In fact we have taken bold steps to tackle the question of sovereign debt and strengthen euro zone governance, improve financial supervision and stabilise public finances. But we need to combine fiscal consolidation with growth. As the Commission has been saying for some time, and I am happy that now apparently our voice is better heard and understood.

With the Europe 2020 strategy our European blueprint to get the economy back on track over the course of the decade, we have started the necessary structural reforms to enhance our competitiveness. At the heart of the difficulties in Europe is the problem of competitiveness, there are of course some financial issues that we have to tackle, but the real core issue is the issue of competitiveness. Not only among the Member States but also when we compare with the other parts of the world.

We must make sure that innovation and investment create a new European dynamics and we are focussing our efforts on growth enhancing measures and jobs creation.

And I believe that, in spite of all the difficulties, we are on the right track. Of course I have to tell you very openly that the European Commission would have preferred the response to be quicker, and to be sometimes bolder. That is our role as the Commission. But at the same time, - and our partners around the world should understand, we are very open about this - that the European Union by definition is a Union of independent, sovereign Member States – 27 Member States, 17 in the Euro area – so of course we have to work on the basis of compromise. And this is a price we are ready to pay because we believe that democracy is at the root of our societies.

So the reality is, despite many criticisms, that we are doing the right thing if you look at the medium term, through a root-and-branch reform of our budgetary and economic policies. And, beyond “the sound and the fury”, we are making good progress in laying firm foundations for strong economic recovery and sustainable growth.

The need for sustainable economic growth, underpinned by sound economic policies, is today one of the strongest common interest between the two sides of the Atlantic.

No need to remind you that from an economic standpoint Europe and the United States are extremely connected. We are still the most integrated economies in the world, among the major players, and we remain at the heart of the world economy.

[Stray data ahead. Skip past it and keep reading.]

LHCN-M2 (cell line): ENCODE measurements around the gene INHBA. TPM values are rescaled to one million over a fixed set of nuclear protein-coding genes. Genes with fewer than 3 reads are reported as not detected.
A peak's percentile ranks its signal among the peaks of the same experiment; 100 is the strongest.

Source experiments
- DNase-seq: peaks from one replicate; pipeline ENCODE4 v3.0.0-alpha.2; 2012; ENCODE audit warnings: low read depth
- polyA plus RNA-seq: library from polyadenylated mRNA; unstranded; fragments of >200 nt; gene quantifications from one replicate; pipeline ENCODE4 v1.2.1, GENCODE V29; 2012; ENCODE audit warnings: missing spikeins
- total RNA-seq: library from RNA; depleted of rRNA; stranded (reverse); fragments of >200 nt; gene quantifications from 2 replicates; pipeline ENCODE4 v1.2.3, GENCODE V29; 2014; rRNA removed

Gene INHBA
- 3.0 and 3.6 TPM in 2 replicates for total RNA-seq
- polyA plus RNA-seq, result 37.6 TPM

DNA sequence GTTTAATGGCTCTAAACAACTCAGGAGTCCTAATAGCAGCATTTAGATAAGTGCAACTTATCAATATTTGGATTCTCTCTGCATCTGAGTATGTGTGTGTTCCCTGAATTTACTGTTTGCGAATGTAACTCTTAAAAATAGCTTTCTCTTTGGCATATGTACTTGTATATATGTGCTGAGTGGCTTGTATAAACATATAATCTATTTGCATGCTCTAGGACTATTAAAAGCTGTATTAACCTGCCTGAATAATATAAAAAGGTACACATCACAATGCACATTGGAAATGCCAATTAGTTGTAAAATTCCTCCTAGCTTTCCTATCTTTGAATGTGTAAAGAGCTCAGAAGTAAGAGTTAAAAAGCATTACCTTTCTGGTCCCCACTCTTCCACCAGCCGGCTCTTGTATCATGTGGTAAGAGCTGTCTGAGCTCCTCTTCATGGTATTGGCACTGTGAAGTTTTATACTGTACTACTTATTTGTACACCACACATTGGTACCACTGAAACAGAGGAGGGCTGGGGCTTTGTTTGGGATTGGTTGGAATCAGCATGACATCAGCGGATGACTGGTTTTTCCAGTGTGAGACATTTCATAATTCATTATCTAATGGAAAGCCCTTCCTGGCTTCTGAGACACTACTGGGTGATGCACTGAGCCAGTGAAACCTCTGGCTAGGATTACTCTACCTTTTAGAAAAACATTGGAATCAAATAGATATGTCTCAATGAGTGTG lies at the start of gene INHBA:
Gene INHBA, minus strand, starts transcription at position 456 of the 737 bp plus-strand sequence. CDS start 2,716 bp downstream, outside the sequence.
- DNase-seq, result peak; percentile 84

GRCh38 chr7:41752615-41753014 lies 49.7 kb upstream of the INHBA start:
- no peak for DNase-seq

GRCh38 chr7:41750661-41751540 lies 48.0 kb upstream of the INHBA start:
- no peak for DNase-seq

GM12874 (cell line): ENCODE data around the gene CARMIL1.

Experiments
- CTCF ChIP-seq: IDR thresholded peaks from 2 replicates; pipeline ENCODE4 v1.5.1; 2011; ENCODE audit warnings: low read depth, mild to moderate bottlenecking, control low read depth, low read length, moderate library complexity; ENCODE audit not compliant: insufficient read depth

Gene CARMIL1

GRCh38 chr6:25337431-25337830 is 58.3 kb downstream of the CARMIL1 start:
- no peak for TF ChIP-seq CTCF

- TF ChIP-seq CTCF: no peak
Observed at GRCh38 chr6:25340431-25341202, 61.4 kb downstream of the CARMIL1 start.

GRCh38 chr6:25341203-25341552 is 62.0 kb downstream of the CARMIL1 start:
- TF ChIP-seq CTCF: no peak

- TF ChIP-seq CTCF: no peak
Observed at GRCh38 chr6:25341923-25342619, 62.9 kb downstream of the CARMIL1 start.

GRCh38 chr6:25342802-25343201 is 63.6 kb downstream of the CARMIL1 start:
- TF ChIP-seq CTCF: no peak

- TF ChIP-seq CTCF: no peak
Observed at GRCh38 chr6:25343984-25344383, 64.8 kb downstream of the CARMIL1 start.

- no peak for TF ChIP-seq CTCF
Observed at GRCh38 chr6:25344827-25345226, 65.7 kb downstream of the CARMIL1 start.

Let me give you a few figures that illustrate this widespread connection.

The EU and the US account together for about half of the entire world GDP and for nearly a third of world trade flows.

The transatlantic economic relationship remains the most important commercial and investment artery in the world. For goods and services, we are mutually our biggest trading partners with more than €650 billion of annual trade in goods and services, or €1.8 billion per day. The EU goods exports to the US are about three times higher than those to China and seven times more than to Japan.

Some 15 million jobs are linked to the transatlantic economy.

We also enjoy unrivalled levels of mutual investment stock reaching over €2 trillion. Total US investments in the EU is three times higher than in all of Asia while EU investment in the US is eight times higher than our investment in India and China together.

So, let's be open about this. Of course we are not trying to put things in comparison, because we are not against any other part of the world, but the reality is that, contrary to what many people see and read today in the media, the European Union - United States relationship remains by far the biggest economic relationship in the world. And of course both of us, the United States and Europe are doing more with the emerging economies and getting more engaged, but this should not obfuscate the importance of our relationship.